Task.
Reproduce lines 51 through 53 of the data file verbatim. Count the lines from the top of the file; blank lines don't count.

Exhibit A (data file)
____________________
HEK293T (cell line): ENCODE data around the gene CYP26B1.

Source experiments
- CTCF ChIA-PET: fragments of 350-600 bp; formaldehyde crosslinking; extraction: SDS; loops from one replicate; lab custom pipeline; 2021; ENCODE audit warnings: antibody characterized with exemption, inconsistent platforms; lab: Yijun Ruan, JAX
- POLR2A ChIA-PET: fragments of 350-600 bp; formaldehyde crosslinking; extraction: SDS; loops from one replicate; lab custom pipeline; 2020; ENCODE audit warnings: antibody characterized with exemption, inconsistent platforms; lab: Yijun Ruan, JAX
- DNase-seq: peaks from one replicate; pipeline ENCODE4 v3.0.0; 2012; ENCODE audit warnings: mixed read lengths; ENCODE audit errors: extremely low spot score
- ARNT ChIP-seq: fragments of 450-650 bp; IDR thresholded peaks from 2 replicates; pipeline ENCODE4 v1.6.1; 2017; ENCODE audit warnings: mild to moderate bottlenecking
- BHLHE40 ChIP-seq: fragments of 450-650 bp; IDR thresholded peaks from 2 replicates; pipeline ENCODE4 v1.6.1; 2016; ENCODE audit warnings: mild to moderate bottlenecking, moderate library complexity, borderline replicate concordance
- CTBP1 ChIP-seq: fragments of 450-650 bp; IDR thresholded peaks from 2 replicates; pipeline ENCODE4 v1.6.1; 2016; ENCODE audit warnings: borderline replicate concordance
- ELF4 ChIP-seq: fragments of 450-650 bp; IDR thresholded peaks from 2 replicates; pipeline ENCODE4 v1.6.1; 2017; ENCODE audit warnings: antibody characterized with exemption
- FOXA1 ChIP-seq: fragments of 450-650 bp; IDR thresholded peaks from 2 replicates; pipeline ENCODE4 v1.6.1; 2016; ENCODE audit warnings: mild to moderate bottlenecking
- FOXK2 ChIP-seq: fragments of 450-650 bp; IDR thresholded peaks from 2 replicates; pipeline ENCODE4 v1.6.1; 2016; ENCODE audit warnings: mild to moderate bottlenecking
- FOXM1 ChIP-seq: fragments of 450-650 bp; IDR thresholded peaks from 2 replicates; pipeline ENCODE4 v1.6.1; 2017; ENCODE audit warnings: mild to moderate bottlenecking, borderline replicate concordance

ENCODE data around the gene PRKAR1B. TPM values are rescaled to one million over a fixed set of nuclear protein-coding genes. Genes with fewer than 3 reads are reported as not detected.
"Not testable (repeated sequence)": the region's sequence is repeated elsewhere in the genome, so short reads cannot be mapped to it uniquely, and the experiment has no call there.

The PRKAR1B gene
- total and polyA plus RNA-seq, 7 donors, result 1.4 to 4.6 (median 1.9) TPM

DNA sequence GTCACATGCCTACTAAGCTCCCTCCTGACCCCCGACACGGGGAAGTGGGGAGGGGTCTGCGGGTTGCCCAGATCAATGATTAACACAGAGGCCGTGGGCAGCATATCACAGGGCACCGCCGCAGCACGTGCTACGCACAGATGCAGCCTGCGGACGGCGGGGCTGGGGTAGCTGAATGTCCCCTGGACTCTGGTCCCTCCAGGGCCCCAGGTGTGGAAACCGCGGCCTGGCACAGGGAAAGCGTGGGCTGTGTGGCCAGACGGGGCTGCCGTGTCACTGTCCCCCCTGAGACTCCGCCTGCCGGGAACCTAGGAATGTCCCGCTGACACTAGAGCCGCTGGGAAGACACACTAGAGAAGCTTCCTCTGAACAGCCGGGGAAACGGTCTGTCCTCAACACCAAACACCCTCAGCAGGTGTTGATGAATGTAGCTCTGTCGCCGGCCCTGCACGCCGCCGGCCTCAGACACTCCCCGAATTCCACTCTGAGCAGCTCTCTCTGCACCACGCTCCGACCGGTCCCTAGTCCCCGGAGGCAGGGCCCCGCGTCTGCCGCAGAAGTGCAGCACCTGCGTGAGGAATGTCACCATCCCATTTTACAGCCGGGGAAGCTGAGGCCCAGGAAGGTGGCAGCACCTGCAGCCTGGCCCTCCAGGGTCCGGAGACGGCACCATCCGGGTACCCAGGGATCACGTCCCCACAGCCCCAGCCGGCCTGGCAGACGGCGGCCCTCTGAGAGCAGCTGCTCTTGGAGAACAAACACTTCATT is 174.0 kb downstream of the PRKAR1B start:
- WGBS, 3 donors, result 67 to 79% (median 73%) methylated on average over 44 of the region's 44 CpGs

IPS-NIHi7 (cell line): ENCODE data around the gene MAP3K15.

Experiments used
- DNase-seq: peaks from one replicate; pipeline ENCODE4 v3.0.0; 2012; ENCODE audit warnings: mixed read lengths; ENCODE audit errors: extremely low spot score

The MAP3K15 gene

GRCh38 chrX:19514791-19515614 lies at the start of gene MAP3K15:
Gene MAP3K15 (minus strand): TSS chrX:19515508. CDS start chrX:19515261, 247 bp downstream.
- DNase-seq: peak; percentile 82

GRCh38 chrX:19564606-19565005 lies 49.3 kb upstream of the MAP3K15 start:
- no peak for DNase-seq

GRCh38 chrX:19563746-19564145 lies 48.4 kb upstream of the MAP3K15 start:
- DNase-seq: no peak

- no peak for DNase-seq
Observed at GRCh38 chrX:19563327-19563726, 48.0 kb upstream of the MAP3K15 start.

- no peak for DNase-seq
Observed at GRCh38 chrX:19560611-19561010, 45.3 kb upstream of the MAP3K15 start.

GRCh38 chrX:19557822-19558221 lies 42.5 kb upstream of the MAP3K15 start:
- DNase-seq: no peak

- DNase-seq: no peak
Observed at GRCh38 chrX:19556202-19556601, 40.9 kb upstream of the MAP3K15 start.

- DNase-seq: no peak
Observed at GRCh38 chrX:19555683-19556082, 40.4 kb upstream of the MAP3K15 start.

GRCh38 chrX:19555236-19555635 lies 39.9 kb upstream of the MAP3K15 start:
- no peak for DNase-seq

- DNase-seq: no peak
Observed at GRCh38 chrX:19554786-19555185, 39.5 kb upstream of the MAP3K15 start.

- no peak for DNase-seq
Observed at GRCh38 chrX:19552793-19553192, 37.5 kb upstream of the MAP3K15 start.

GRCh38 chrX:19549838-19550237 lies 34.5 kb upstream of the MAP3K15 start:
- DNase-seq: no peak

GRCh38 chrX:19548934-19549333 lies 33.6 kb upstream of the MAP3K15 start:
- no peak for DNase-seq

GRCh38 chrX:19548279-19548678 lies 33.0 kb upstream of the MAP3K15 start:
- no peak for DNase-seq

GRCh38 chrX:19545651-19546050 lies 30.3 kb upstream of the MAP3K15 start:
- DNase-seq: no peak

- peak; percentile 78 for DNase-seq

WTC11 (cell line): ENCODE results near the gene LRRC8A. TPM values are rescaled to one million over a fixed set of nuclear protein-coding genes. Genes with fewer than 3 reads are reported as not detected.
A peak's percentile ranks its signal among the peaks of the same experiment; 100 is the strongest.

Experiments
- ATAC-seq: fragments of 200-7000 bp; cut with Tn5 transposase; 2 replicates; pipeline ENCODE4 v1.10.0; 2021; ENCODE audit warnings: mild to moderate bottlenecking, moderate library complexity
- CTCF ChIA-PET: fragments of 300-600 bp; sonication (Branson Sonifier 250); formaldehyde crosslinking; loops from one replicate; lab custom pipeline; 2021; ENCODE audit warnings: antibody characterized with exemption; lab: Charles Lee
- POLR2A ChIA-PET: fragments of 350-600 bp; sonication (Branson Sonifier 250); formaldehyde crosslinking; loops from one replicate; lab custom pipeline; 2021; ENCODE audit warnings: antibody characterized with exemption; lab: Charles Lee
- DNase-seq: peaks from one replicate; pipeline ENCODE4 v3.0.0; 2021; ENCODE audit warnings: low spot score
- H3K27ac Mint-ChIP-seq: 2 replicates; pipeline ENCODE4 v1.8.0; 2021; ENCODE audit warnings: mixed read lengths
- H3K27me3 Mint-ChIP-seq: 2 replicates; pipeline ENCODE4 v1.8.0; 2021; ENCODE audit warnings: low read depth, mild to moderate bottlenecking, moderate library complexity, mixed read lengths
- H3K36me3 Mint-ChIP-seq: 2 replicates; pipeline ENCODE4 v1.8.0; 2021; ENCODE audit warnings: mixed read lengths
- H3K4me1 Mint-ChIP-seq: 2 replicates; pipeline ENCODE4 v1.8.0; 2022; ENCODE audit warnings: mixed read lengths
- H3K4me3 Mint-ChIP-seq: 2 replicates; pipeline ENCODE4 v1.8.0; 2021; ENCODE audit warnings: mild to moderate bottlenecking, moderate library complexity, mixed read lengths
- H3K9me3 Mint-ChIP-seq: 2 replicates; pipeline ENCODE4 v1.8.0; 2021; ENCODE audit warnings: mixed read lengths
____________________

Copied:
- no peak for DNase-seq

GRCh38 chrX:19545651-19546050 lies 30.3 kb upstream of the MAP3K15 start:
- DNase-seq: no peak